For Teachers

The Great Bay Discovery Center hosts a variety of educational programs throughout the year. These include professional development opportunities for educators such as Teachers on the Estuary (TOTE) and school programs for children in grades 1-5. The Center and its boardwalk are accessible to individuals with physical limitations. Please notify us ahead of time of any special needs of your students and chaperones to ensure that your scheduled program allows for everyone’s full participation: (603)778-0015.

Teachers on the Estuary

This professional training increases teacher understanding of estuary science and how to engage students in the investigation of changes in their local environments, using data from the Reserve’s monitoring programs. Through TOTE, teachers and students interact with scientists, discover information about local environmental issues, and participate in field trips and community conservation projects. Learn more!

If you are a teacher looking for online resources to help build lesson plans, this list includes sites from a variety of oganizations.

Education Programs for Grades 1-5

Come explore the amazing natural world of the Great Bay Estuary! We invite you and your class to delve “hands-first” into an interactive experience that will broaden your students’ understanding of the natural and cultural history of the region. There is a $4.00 per student charge for our school programs and $4.00 per parent chaperone.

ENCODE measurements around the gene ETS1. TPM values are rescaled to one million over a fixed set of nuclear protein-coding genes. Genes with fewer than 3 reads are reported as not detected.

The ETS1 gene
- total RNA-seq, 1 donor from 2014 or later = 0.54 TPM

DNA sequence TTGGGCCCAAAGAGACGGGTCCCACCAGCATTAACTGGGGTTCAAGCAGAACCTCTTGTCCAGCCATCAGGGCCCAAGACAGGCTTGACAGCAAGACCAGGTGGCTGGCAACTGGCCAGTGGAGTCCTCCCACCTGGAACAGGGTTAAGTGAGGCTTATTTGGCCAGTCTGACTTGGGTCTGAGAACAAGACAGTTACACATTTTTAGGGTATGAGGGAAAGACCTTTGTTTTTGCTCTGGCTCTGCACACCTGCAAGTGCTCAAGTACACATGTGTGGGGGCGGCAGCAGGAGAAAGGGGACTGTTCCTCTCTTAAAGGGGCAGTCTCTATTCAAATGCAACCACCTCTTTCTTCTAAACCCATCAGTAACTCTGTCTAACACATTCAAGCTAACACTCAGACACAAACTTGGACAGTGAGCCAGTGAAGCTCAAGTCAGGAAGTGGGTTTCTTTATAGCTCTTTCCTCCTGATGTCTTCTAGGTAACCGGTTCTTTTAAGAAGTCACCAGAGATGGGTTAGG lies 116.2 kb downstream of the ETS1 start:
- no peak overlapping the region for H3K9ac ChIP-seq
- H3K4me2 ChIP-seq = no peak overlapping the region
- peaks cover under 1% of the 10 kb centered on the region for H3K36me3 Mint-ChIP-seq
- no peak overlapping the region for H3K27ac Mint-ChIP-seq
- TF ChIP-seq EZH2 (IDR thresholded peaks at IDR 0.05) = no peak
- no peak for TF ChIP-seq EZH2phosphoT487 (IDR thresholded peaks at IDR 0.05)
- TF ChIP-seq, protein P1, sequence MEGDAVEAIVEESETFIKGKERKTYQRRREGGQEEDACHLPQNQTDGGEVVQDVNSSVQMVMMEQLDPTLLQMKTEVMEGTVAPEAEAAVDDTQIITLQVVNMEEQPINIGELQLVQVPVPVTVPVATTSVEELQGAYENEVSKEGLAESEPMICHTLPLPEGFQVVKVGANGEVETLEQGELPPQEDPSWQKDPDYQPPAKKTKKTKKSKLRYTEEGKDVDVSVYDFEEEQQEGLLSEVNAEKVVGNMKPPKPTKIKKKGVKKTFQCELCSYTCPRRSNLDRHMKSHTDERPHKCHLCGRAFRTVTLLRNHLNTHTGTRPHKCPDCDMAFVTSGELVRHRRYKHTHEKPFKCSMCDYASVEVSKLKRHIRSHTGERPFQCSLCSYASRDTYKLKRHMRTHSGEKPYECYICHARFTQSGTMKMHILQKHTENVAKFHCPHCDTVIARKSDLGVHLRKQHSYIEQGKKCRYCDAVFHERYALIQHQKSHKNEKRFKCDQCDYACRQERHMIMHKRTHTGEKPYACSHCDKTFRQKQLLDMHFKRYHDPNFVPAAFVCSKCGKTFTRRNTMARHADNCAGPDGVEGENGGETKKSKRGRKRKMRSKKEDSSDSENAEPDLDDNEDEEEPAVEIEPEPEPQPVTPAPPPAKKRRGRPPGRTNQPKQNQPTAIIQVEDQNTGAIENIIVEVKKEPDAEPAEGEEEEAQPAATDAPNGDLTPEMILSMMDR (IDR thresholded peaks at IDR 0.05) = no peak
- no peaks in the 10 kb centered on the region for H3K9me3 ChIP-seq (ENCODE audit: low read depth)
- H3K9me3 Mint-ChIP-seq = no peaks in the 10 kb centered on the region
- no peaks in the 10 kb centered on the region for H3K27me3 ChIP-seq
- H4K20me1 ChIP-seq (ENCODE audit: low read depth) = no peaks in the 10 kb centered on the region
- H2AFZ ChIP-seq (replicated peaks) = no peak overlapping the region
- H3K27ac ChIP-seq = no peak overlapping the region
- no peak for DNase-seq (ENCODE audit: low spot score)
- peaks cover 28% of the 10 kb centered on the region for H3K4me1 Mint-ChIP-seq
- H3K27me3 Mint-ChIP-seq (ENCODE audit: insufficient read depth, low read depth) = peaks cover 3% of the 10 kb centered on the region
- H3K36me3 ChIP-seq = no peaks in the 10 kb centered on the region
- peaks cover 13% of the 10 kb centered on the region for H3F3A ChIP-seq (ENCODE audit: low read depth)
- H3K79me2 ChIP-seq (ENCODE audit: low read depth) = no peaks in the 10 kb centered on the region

We offer both Fall Cultural History (September to October) and Spring Natural History (April to June) field trips led by trained volunteer educators and Center staff. While our programs target 3rd-5th grade students, we can also accommodate older and younger students. Up to 72 students with chaperones can attend each session, and sessions are 2½ to 3 hours long. Most activities are held outdoors at the Center rain or shine. Reservations are required several months in advance and programs fill quickly. Please call the Center for details.

Education programs incorporate science based concepts that meet New Hampshire K-12 Science Curriculum Frameworks in the following areas: Curriculum Standards 3a., 3b., 3c., 4c., 6a., and 6b.

If you are a teacher or school administrator interested in booking a school field trip please contact Beth for more information.


Spring Natural History Program

Horseshoe crabs spawn in Great Bay in the Spring

Spring Natural History Program

The Great Bay Discovery Center offers a range of opportunities for your class to discover the Bay’s rich and diverse natural history. This program is offered to visiting school groups in April, May and June. Each field trip includes the following activities:

  • Walk On the Wild Side
    What furry predators hunt in Great Bay salt marshes? How is an estuary like a restaurant? What is a wetland and how do you find one? This guided hands-on and senses tuned-in investigative activity using the Great Bay Discovery Center trail will help your students discover the answers to these questions and more! Get ready to become a “nature sleuth” as you and your students explore the trail, discovering the major upland and wetland habitats along the way.
  • Discovery Tank
    Students gather around the discovery tank for an opportunity to hold live estuarine animals such as horseshoe crabs and green crabs.
  • Waterfront Exploration